Positional Release techniques
Positional release involves taking the restricted tissue into a position of ease to help break neurological feedback signals which are keeping it in spasm.
This is done slowly and passively, i.e. the therapist moves the clients body. There are different ways of employing this technique, either using a painful point as a monitor, or the practitioner using their own felt sense of ease in the tissues by holding the area. It is especially useful in acute situations where a muscle has been pulled, or is in spasm, but can also be useful in more long term issues and as part of a strategy for treating trigger point activity. As a method it integrates well with muscle energy technique MET and myofascial release.
This is a kind of positional release where the practitioner uses their felt sense of tension and ease in the tissues to find the position of ease. It should be pain free, and the client needs to be relaxed and let the therapist move them as much as possible for best effect. Applied in an advanced way the therapist might keep moving the clients body ‘following’ the ease as it relaxes.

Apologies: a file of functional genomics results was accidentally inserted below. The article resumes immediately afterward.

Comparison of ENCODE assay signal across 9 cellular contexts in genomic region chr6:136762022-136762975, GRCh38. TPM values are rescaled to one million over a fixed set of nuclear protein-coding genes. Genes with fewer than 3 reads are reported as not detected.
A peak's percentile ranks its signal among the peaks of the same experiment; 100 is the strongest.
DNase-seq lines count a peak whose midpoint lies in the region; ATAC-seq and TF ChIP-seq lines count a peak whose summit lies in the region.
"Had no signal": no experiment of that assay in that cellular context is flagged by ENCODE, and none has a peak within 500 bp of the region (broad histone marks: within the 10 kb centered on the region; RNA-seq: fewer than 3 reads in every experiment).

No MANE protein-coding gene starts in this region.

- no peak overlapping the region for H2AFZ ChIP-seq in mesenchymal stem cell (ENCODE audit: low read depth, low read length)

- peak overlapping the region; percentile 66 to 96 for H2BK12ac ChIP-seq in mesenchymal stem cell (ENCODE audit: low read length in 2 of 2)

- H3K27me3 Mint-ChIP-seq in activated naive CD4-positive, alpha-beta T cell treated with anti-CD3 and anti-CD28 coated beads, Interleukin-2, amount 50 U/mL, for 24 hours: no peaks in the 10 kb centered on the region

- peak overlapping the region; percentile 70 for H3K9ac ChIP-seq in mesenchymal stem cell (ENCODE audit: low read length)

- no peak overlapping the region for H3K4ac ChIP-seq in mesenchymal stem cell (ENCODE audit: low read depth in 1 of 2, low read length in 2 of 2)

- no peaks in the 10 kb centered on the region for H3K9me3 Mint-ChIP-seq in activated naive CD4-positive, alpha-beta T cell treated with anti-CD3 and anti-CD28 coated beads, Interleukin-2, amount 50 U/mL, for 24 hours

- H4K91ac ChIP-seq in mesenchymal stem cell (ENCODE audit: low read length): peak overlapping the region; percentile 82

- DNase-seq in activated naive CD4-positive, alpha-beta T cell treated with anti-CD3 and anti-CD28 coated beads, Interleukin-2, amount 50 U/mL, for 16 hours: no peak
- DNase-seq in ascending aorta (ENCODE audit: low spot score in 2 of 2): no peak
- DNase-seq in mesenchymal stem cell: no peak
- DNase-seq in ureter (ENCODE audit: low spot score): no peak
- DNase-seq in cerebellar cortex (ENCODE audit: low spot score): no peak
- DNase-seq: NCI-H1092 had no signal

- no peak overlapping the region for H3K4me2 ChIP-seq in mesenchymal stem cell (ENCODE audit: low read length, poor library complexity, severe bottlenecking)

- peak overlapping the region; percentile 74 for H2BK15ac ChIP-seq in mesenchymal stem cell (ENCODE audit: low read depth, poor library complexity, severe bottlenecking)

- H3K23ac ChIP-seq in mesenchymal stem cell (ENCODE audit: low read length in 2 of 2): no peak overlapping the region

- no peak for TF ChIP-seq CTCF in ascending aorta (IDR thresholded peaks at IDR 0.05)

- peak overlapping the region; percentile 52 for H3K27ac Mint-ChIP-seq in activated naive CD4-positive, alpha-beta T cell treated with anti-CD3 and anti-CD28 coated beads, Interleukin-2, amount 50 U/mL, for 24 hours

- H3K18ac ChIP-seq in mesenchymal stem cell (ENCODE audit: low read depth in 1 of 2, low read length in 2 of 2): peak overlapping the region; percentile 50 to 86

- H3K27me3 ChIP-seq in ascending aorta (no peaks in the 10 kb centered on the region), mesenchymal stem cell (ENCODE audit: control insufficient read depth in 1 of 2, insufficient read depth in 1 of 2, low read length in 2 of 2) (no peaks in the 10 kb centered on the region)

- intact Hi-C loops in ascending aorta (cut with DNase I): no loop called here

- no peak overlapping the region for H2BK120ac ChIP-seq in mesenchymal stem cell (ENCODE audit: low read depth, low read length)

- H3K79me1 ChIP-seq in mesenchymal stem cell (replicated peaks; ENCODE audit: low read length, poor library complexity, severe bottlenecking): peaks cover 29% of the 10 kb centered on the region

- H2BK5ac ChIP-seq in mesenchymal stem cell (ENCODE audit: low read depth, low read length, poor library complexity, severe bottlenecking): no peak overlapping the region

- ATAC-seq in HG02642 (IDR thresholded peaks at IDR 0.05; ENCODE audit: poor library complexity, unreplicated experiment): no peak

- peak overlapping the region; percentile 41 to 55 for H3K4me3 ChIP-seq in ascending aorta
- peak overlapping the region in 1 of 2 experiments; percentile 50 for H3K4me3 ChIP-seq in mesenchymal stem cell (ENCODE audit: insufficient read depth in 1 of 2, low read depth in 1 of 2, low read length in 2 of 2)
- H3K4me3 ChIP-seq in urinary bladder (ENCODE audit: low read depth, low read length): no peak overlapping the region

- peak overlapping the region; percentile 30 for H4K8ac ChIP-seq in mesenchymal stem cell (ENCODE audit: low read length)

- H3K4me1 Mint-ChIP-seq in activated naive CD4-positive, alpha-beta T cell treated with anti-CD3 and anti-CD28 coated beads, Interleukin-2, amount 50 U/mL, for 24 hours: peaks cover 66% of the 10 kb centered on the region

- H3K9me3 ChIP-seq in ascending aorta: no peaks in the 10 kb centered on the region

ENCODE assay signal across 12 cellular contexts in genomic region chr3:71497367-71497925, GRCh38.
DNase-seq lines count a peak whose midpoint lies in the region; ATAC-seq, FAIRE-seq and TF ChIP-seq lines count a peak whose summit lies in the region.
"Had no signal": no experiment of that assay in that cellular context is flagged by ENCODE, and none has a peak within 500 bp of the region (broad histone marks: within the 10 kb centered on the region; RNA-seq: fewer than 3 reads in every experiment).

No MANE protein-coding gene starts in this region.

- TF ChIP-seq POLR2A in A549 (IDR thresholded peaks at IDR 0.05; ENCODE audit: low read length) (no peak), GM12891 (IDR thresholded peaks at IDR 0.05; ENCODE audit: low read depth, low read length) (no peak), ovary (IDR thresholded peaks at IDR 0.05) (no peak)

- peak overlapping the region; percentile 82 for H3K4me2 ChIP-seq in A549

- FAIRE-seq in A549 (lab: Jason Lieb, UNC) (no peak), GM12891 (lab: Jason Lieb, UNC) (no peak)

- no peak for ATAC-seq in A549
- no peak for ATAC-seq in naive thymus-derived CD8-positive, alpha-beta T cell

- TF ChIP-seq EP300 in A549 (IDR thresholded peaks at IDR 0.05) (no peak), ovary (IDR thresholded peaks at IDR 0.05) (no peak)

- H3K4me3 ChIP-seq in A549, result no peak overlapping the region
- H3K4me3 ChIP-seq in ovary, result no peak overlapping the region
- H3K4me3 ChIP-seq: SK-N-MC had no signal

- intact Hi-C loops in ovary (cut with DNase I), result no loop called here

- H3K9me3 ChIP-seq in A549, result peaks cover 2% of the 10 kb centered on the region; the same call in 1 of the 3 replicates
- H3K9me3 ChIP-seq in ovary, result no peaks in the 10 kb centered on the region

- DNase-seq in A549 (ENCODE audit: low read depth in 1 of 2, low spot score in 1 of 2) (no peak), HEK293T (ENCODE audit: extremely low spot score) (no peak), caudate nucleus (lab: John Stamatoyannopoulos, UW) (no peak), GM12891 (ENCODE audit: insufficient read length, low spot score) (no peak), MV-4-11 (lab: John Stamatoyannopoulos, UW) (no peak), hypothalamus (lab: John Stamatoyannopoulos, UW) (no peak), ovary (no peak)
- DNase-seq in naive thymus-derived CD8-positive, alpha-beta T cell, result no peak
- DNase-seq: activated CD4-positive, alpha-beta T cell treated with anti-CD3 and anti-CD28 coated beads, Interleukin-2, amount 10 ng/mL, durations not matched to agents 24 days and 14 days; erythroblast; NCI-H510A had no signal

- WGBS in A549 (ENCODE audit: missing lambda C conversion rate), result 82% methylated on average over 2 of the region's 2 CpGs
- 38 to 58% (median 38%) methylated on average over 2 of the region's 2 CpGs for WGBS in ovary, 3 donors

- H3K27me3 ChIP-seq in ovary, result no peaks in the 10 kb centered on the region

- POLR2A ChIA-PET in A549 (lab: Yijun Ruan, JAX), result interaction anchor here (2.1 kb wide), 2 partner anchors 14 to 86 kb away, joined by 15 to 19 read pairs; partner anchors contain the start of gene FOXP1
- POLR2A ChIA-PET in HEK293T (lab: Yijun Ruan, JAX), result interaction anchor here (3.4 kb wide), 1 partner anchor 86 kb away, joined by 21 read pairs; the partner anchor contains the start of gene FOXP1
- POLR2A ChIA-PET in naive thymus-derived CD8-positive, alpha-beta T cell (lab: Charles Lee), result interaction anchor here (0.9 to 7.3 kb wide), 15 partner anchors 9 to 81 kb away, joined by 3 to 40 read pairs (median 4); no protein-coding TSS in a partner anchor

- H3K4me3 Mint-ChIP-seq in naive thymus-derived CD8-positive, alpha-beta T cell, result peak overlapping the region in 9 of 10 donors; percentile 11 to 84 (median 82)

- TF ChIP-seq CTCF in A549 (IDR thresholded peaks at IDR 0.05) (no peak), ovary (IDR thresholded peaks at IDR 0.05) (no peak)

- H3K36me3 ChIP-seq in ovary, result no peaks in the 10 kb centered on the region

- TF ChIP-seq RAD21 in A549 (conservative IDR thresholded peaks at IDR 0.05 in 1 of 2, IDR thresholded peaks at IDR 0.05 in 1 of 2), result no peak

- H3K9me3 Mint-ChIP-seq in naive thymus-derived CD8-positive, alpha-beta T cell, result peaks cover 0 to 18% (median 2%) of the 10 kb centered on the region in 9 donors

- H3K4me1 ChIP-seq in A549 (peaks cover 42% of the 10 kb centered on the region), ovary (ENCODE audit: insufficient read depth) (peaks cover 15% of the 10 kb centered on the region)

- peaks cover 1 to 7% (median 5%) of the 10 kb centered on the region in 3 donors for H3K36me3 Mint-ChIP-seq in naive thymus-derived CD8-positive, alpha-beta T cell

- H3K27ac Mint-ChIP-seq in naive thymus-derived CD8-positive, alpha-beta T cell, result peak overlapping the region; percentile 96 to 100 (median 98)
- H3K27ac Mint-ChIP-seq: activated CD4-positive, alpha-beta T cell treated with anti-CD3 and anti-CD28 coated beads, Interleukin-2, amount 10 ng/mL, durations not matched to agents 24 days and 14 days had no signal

This form of positional release uses pressure applied on a tender spot or trigger point as a monitor and the client is asked to report on the degree of tenderness, which hopefully reduces as the position of ease is approached. It is named as it is because the idea is that you do the opposite of strain the muscle in order to return it to a relaxed state. This should also be pain free and the tenderness felt at the monitor spot should reduce by 70% or more. Often it goes completely during the procedure, and although the spot may still be tender afterwards the function, the persons movement should be improved.
References and further reading:
- Chaitow L. (2002) Positional Release, London, Churchil Livingstone
- Chaitow L. & Delany J. (2005) Clinical application of Neuromuscular techniqies Vol 1& 2. London, Churchill Livingstone.